A new Turkish law will subject internet broadcasters to the same rules as television and radio broadcasters.
Critics say the new law is likely to lead to the same kind of government censorship that has affected Turkish broadcasters and newspapers.
Online broadcasters will now come under the control of the Radio and Television Supreme Council, or RTUK. The government agency sets rules about content for the country’s radio and television broadcasters. RTUK is controlled by allies of conservative President Recep Tayyip Erdogan.
Groups that watch international media say Erdogan already has strong control over the country’s traditional news broadcasters. This has caused many well-known television or newspaper reporters, who were forced out of their media jobs, to join online operations.
Yaman Akdeniz is a law professor at Istanbul's Bilgi University. He told VOA he thinks the new law is a government reaction to the increasing number of traditional broadcasters that have moved to the internet. Akdeniz said he fears the new rules will "become yet another censorship tool for the government."
Media expert Atilla Yesilada works for the advisory group Global Source Partners. "Erdogan realizes the media he controls is no longer watched or read in Turkey," he told VOA. "Eighty-five percent of Turkish households are now connected to the internet, and 70 percent of (the) youth generation get their entire, entire information from social media and the internet," Yesilada said.
The new rules require online broadcasters to request an RTUK license. Any violations of RTUK rules can result in online broadcasters being blocked. The Turkish government already blocks an estimated 200,000 internet websites. This high level of censorship puts the country alongside nations like Iran and China.
RTUK president Ebubekir Sahin said on Twitter that American-based Netflix has sought an RTUK license. He added that about 600 other organizations including local online broadcasters had also done so. Turkey is one of Netflix's fastest-growing markets. In three years, the service has gained 1.5 million subscribers, or about 10 percent of households.
A Netflix spokesperson told The Hollywood Reporter its Turkish users value "both the diversity of titles on Netflix and local storytelling.” The spokesperson added, “While there have been concerns about some titles in the past, we have not been asked in Turkey to remove any content to date.”
Some question whether the new measures can be effective. Atilla Yesilada said the new law is "technically impossible to enforce."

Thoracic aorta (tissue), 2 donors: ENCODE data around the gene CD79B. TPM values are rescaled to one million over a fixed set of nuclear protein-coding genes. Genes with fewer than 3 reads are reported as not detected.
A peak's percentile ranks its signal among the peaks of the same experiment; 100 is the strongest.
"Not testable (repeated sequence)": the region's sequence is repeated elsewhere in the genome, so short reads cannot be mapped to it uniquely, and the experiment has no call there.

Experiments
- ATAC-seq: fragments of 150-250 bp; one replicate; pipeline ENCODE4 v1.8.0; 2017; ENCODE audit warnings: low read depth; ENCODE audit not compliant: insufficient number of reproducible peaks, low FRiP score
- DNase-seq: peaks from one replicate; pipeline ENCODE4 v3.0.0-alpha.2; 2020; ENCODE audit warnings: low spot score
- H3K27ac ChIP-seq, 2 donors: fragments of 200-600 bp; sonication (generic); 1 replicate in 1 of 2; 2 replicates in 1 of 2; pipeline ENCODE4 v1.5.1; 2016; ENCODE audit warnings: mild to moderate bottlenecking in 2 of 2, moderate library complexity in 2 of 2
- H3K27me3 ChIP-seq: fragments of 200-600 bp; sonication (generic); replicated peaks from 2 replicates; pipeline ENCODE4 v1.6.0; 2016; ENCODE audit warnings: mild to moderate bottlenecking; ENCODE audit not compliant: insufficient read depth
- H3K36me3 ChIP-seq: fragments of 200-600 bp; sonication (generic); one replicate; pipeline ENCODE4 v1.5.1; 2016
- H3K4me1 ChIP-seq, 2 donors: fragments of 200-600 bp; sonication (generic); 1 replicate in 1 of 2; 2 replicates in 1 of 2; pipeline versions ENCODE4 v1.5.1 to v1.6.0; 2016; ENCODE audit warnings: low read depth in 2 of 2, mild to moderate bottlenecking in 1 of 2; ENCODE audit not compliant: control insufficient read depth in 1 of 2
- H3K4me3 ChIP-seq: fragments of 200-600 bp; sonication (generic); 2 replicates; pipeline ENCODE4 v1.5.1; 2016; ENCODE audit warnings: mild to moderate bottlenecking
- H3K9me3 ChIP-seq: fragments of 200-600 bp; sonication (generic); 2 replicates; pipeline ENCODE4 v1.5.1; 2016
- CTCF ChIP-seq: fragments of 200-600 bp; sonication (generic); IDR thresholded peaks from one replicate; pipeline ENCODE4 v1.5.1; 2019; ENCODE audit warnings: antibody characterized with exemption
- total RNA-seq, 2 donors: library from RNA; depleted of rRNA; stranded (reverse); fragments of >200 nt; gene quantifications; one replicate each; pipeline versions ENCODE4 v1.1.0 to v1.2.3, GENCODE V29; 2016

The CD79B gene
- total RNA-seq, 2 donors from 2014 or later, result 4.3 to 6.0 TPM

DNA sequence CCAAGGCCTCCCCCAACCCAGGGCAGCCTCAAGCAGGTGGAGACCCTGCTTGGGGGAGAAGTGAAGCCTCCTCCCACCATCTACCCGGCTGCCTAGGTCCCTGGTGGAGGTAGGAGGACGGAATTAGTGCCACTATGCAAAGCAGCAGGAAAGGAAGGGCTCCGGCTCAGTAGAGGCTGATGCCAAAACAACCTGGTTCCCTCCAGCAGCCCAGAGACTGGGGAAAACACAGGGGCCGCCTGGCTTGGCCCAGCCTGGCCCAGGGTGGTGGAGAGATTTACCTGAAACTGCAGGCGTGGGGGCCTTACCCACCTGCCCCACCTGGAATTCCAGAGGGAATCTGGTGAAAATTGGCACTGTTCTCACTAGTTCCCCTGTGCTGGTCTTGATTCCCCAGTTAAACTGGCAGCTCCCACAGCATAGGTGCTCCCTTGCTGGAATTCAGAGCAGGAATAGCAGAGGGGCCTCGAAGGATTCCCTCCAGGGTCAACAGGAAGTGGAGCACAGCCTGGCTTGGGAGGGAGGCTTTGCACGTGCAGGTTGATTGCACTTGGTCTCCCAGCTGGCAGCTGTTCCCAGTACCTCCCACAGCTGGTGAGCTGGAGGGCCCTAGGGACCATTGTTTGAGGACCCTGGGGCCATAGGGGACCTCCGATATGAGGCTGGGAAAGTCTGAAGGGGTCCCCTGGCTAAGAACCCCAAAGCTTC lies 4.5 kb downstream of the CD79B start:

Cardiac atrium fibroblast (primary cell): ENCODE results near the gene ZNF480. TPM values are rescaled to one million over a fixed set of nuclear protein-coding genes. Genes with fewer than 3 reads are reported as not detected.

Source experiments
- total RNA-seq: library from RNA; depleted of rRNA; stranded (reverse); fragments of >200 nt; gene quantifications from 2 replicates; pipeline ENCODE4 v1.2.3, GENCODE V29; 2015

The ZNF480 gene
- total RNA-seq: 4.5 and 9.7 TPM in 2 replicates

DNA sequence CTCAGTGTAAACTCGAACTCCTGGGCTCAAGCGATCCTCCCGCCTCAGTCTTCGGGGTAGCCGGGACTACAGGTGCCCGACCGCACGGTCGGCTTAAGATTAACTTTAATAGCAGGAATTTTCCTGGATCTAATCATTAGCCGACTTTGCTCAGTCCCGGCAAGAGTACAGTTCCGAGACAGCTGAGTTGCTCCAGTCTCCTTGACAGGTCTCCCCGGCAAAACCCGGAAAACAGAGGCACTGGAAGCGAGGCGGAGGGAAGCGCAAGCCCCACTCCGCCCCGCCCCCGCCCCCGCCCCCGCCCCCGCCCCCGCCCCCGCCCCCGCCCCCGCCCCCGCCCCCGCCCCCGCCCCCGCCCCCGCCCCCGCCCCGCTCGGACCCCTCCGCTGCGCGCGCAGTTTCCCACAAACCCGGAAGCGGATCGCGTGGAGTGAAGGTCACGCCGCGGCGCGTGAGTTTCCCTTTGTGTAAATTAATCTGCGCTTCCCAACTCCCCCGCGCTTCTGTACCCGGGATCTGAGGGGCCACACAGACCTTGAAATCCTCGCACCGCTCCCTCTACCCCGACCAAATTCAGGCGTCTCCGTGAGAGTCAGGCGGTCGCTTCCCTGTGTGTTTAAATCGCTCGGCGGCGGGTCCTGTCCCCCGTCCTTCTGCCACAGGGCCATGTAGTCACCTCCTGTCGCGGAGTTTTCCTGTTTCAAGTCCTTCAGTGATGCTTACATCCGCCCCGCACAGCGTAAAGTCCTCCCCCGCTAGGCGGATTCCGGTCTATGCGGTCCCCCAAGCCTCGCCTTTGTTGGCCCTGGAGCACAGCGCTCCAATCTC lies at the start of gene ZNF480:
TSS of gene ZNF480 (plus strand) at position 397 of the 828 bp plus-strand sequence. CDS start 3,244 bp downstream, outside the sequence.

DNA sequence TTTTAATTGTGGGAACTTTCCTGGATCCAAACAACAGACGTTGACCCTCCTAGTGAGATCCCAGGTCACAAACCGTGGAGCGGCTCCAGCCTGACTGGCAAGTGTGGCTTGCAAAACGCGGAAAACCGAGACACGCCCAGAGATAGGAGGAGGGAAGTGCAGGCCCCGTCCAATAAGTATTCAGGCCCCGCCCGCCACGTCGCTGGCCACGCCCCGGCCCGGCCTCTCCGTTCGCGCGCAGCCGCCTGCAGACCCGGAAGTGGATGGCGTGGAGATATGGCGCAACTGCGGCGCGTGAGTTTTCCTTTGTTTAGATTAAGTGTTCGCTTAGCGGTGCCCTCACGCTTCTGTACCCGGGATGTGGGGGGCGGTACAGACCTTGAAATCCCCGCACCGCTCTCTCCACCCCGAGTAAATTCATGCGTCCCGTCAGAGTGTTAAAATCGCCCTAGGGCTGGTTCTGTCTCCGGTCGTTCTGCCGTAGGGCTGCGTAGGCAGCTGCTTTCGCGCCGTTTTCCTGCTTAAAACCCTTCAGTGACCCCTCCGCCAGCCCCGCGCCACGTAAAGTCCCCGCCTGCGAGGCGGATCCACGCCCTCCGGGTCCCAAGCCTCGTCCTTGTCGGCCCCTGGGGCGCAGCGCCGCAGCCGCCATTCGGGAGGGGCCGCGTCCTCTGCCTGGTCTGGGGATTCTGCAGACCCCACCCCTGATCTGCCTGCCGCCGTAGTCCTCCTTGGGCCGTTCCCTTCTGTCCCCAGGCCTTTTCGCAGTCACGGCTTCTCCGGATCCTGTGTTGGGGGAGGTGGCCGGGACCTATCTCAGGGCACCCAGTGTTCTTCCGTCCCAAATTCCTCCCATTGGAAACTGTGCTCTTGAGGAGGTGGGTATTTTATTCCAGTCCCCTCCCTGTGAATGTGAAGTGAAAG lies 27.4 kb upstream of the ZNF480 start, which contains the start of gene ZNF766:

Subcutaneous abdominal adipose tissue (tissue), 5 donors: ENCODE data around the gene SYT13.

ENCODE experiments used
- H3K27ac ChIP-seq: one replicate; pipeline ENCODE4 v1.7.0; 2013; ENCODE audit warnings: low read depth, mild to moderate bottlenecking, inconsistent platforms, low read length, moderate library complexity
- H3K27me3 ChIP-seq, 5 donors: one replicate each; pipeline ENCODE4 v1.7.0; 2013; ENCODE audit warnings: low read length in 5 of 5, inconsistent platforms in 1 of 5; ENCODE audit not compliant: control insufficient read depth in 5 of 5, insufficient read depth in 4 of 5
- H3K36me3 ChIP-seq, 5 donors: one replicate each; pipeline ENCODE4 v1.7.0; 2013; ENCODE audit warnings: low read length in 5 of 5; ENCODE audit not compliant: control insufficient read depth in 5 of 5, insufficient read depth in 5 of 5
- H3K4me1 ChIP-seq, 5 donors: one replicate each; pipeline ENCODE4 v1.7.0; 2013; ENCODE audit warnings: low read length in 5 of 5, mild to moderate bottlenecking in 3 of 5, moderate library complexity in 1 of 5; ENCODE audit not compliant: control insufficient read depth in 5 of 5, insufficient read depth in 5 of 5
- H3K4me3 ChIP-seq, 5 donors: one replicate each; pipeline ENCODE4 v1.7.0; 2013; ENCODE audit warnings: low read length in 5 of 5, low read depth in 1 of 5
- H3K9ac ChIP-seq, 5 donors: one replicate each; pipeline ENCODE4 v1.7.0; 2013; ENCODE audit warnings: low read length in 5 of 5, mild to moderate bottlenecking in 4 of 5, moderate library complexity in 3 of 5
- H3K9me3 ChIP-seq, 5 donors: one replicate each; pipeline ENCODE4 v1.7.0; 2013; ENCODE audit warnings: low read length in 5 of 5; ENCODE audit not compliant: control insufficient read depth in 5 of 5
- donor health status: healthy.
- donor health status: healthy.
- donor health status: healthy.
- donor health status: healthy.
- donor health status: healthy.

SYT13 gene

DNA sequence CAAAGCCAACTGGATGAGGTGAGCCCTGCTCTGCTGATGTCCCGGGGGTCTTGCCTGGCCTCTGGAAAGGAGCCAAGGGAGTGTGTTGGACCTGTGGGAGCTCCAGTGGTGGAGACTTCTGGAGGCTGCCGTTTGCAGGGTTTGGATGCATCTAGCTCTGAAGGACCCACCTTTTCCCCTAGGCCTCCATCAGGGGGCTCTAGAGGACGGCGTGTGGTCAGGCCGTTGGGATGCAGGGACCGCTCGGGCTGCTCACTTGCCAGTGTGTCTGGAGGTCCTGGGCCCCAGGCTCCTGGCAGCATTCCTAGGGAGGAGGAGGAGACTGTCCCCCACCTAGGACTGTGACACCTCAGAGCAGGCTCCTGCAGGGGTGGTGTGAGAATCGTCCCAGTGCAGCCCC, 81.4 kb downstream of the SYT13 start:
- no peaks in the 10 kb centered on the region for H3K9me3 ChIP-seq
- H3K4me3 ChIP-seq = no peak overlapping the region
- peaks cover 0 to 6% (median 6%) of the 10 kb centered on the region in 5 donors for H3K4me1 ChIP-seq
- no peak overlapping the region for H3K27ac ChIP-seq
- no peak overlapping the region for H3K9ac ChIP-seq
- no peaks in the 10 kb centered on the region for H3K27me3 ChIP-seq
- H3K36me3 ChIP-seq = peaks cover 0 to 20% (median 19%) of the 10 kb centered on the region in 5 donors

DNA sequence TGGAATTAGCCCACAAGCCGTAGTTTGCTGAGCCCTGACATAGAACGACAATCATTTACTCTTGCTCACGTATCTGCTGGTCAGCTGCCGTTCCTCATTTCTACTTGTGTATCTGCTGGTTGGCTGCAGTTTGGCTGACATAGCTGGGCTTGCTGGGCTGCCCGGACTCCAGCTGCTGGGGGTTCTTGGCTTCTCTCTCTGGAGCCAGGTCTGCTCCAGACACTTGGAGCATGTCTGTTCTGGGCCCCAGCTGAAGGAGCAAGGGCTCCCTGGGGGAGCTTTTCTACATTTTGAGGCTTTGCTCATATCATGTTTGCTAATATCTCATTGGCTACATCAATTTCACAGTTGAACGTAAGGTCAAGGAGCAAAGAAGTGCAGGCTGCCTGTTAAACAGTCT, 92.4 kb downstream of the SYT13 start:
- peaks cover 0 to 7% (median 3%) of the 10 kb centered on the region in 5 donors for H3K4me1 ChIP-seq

The main problem, he said, is that it is very difficult for the government to silence critics and dissidents operating on the internet. If one website is blocked, he noted, they can simply open a new one and announce it on social media. "You have to shut down the entire social media, and that is totally unacceptable,” Yesilada said.
It is not clear whether the new regulations will affect international news sites broadcasting online in Turkish. Agencies such as Britain's BBC, Germany's Deutsche Welle, France24 and the Voice of America have stepped up their broadcasting in response to growing local demand. In April, the four agencies launched a joint site on YouTube to provide independent news content.
Yaman Akdeniz has brought many lawsuits challenging internet controls in international courts. He said it remains unclear how the government will choose to use the new rules. But he does think it is possible that foreign news organizations could also be affected.
I’m Bryan Lynn.
Dorian Jones reported this story for VOA News. Bryan Lynn adapted it for Learning English. Mario Ritter Jr. was the editor.
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Words in This Story
censorship – n. the blocking or removal of material such as writings, film, videos which are not approved by the government
content – n. the information or ideas appearing in media or the internet
online – adj. happening on the internet
license – n. the official permission to do or have something
diversity – n. a situation in which many different types of things or people are included in something
subscriber –n. a person who pays money to get a publication or service regularly
title – n. the name of a book, film, etc.
challenge – v. express disagreement with ideas, rules, or someone's authority